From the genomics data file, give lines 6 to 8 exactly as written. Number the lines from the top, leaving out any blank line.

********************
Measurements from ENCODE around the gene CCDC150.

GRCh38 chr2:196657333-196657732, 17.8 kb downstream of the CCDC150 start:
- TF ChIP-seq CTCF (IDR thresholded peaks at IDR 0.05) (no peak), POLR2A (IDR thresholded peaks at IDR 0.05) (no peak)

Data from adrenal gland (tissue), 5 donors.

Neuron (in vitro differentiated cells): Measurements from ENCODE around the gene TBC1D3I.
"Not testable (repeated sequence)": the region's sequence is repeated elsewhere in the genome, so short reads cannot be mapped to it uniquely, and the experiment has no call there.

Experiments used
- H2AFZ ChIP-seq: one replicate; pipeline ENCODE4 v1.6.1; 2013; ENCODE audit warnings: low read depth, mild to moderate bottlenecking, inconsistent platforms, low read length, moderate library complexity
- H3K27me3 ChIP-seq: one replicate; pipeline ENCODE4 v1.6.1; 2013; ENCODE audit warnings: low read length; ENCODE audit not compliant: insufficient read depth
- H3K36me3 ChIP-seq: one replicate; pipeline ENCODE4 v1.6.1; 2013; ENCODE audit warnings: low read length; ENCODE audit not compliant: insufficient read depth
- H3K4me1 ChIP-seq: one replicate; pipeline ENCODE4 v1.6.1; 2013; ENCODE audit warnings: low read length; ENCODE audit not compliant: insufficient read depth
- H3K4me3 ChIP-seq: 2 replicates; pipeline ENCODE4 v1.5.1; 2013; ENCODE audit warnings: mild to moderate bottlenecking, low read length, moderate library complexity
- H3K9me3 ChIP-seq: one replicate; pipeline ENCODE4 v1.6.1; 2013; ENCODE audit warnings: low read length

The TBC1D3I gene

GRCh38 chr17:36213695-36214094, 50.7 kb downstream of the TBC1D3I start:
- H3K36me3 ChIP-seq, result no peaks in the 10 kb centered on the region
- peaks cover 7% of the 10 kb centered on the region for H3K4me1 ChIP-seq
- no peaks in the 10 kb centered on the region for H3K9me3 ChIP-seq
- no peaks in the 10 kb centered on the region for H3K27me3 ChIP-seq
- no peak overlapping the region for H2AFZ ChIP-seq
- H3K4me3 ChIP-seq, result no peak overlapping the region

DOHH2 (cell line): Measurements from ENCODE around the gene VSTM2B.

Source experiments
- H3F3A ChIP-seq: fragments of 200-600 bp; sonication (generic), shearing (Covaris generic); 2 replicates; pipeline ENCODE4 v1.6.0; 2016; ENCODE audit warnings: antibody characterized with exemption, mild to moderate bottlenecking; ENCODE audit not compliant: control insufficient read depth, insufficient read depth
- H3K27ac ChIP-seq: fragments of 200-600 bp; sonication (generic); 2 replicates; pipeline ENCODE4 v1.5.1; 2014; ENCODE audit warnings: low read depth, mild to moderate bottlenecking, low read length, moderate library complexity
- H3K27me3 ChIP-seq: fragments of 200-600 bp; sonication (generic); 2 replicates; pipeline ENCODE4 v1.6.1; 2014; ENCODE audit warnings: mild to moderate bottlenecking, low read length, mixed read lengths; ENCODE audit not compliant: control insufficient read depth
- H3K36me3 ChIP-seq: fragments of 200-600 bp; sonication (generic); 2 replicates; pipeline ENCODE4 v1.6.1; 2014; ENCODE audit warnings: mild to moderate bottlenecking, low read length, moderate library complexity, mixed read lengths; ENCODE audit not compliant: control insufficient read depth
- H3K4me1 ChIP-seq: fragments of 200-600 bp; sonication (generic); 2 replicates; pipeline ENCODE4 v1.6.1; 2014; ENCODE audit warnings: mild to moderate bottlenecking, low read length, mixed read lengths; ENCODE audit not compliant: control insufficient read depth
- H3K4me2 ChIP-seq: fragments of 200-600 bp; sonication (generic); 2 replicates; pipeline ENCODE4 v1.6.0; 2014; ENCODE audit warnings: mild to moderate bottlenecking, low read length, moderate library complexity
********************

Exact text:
"Not testable (repeated sequence)": the region's sequence is repeated elsewhere in the genome, so short reads cannot be mapped to it uniquely, and the experiment has no call there.

Experiments used
- H2AFZ ChIP-seq: one replicate; pipeline ENCODE4 v1.6.1; 2013; ENCODE audit warnings: low read depth, mild to moderate bottlenecking, inconsistent platforms, low read length, moderate library complexity